Public Health & Recreation

Complaint Filed to Protect Napatree Point from Access Way Through Dunes


The Watch Hill Fire District and The Watch Hill Conservancy has filed a complaint in Rhode Island Superior Court against the town of Westerly concerning Napatree Point. (Frank Carini/ecoRI News)

WESTERLY, R.I. — Every summer Napatree Point, a slender strip of land at the mouth of Little Narragansett Bay, where the Pawcatuck River empties into Block Island Sound, is swarmed with tourists, boaters, beachgoers, hikers, anglers, and nature observers. Finding a scrap of beach can be difficult, as last year some 40,000 people visited the sandy peninsula.

This year, longtime debate about the control of an access path — so-called “Fort Road,” the name locals use to refer to the pathway from Watch Hill to Napatree Point — to the popular Westerly destination finally spilled over.

Last week, Hinckley, Allen & Snyder LLP, the Providence law firm representing the Watch Hill Fire District and The Watch Hill Conservancy, filed a complaint in Rhode Island Superior Court naming the town of Westerly, various local officials, and the state of Rhode Island in a case involving the fate of Fort Road.

In a statement announcing the May 4 complaint, a Watch Hill Fire District (WHFD) spokesperson noted the organizations are “seeking to protect the fragile Napatree Point ecosystem by preventing the Town of Westerly from a ‘taking’ that violates property rights and could potentially result in a 20-foot wide road or right of way through the Bay Street parking lots all the way through the Napatree Point dunes.”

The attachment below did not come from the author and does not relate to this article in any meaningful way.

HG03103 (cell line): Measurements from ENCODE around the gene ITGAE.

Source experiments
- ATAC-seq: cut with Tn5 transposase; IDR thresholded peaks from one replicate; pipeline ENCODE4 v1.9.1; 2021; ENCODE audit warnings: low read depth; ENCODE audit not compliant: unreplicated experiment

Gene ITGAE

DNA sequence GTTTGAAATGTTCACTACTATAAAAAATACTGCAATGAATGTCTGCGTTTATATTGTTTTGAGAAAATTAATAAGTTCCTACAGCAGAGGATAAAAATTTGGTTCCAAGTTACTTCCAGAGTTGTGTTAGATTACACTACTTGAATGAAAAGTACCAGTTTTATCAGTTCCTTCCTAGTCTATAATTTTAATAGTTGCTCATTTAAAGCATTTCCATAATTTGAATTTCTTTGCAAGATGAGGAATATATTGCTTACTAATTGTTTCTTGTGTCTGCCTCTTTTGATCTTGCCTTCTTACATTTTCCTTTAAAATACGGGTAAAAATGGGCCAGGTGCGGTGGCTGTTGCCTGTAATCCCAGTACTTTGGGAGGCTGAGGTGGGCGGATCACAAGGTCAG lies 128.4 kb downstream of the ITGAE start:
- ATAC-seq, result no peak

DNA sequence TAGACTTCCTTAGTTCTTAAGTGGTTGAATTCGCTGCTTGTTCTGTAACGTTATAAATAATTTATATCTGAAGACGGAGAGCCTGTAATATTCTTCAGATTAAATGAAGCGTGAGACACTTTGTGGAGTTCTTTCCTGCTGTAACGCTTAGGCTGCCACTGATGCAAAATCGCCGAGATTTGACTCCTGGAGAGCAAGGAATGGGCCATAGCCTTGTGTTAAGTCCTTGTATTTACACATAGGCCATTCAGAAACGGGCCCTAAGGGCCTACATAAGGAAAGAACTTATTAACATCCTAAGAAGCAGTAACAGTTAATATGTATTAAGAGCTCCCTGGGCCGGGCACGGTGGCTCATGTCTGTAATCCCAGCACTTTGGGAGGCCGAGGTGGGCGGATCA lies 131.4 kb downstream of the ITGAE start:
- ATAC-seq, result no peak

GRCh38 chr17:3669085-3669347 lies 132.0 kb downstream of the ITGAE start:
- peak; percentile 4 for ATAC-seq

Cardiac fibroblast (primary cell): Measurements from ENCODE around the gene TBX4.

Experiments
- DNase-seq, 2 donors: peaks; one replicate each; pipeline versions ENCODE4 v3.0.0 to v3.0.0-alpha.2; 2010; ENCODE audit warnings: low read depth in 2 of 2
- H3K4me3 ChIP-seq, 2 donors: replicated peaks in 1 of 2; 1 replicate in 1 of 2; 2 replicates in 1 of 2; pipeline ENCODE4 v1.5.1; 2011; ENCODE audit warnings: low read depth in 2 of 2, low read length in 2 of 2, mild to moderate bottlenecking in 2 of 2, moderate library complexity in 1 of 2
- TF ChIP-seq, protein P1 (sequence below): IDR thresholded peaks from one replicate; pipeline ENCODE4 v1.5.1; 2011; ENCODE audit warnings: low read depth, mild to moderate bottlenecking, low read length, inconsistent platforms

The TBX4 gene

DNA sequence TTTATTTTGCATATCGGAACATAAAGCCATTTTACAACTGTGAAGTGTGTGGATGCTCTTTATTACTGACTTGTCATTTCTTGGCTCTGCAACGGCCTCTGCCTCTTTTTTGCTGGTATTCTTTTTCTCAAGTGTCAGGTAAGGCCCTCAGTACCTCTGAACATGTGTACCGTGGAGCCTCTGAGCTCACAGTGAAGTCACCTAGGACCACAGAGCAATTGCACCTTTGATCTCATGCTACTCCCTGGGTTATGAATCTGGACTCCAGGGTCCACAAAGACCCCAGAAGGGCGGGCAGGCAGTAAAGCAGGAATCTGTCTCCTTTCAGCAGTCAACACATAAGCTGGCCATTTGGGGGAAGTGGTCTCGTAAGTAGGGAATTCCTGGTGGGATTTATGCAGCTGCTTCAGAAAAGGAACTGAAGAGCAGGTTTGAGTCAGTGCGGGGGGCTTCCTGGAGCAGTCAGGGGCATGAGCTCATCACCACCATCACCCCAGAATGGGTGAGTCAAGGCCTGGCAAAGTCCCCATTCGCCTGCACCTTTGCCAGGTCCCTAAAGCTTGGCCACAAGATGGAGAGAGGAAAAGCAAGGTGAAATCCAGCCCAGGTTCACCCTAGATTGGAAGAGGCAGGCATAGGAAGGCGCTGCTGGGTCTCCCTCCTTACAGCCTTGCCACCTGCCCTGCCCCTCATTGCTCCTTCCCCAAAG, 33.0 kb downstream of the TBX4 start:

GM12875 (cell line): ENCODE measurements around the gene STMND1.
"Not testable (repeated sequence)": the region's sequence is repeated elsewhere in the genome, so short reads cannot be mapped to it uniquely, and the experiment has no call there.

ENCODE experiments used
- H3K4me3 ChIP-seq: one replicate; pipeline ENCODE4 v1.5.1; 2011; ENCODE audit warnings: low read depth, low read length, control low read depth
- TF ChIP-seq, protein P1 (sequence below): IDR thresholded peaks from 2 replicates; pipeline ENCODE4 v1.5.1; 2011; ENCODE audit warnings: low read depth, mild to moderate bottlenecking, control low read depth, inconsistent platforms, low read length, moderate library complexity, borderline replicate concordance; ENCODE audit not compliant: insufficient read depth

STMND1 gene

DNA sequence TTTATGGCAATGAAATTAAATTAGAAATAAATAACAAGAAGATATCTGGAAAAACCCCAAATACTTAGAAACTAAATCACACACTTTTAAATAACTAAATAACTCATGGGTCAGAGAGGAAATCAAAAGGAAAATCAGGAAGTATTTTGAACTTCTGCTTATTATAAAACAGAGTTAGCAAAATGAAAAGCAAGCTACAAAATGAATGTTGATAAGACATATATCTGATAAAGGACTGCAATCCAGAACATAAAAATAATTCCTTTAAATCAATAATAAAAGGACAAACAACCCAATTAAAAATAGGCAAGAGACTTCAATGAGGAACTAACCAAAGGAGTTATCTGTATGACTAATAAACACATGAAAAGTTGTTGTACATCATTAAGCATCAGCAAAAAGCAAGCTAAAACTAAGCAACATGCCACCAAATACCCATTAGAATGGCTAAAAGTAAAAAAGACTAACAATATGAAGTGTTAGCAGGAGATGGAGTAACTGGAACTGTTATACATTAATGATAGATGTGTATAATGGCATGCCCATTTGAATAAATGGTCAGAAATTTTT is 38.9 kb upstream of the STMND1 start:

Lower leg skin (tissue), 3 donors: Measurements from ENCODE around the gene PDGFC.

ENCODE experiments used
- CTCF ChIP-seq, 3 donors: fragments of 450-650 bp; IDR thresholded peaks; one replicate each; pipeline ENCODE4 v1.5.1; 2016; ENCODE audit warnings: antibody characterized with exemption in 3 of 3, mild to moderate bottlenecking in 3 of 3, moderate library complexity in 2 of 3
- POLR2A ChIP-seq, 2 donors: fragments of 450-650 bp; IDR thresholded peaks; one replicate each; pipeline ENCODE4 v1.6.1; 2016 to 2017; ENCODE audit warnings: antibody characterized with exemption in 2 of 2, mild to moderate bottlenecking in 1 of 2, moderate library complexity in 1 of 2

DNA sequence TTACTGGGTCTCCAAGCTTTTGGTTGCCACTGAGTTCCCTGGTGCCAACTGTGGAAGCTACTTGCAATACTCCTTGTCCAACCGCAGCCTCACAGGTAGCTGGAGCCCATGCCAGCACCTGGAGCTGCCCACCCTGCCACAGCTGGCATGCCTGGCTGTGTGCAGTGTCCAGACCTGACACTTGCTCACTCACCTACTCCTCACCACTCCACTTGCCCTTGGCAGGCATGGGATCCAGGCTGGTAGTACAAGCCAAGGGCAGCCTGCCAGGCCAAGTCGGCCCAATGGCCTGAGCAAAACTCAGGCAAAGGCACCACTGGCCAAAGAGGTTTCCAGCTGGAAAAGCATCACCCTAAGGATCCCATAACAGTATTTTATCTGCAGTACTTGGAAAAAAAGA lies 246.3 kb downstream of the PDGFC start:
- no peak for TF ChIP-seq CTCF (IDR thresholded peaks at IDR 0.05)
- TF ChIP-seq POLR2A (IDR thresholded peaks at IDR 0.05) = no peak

“The Town’s current efforts are misinformed and misguided and will threaten over 70 acres of conservation property, pedestrian safety, and will result in a loss of public parking,” the spokesperson wrote. “There is a lot of disinformation about Napatree, private property rights and the Fire District’s posture on beach access. The Fire District has worked for decades financially and otherwise to preserve and protect Napatree and its unique natural environment. At the same time, the public has enjoyed continuous access to this beautiful conservation area.”

The Watch Hill Conservancy also issued a written statement, saying a 2013 conservation easement requires the conservancy to protect Napatree Point and “its unique conservation values.”

The two organizations noted they don’t stop anyone from accessing the 86-acre Napatree Point Conservation Area through the properties they control. In fact, because of conservation easements, they say they go out of their way to provide access as long as it is consistent with conservation efforts.

“No one is denying access,” the WHFD spokesperson wrote. “The WHFD has protected this unique natural resource for over fifty years, and The Watch Hill Conservancy has aided in this stewardship since its inception. The WHFD, The Watch Hill Conservancy and the local community spend hundreds of thousands of dollars each year maintaining and preserving Napatree Point and supporting respectful visitation by everyone.